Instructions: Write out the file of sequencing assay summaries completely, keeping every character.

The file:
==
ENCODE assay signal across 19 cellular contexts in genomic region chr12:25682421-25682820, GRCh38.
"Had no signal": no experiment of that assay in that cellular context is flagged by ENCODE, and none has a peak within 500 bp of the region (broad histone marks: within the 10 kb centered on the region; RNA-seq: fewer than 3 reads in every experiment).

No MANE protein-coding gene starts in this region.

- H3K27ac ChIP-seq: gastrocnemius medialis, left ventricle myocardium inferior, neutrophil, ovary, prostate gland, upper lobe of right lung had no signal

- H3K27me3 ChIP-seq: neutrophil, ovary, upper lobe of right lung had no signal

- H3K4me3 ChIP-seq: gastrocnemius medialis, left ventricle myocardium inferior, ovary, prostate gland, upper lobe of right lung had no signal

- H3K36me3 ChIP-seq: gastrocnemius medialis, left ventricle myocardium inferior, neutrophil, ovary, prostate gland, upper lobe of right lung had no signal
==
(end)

ENCODE assay signal across 19 cellular contexts in genomic region chr12:25682421-25682820, GRCh38.
"Had no signal": no experiment of that assay in that cellular context is flagged by ENCODE, and none has a peak within 500 bp of the region (broad histone marks: within the 10 kb centered on the region; RNA-seq: fewer than 3 reads in every experiment).

No MANE protein-coding gene starts in this region.

- H3K27ac ChIP-seq: gastrocnemius medialis, left ventricle myocardium inferior, neutrophil, ovary, prostate gland, upper lobe of right lung had no signal

- H3K27me3 ChIP-seq: neutrophil, ovary, upper lobe of right lung had no signal

- H3K4me3 ChIP-seq: gastrocnemius medialis, left ventricle myocardium inferior, ovary, prostate gland, upper lobe of right lung had no signal

- H3K36me3 ChIP-seq: gastrocnemius medialis, left ventricle myocardium inferior, neutrophil, ovary, prostate gland, upper lobe of right lung had no signal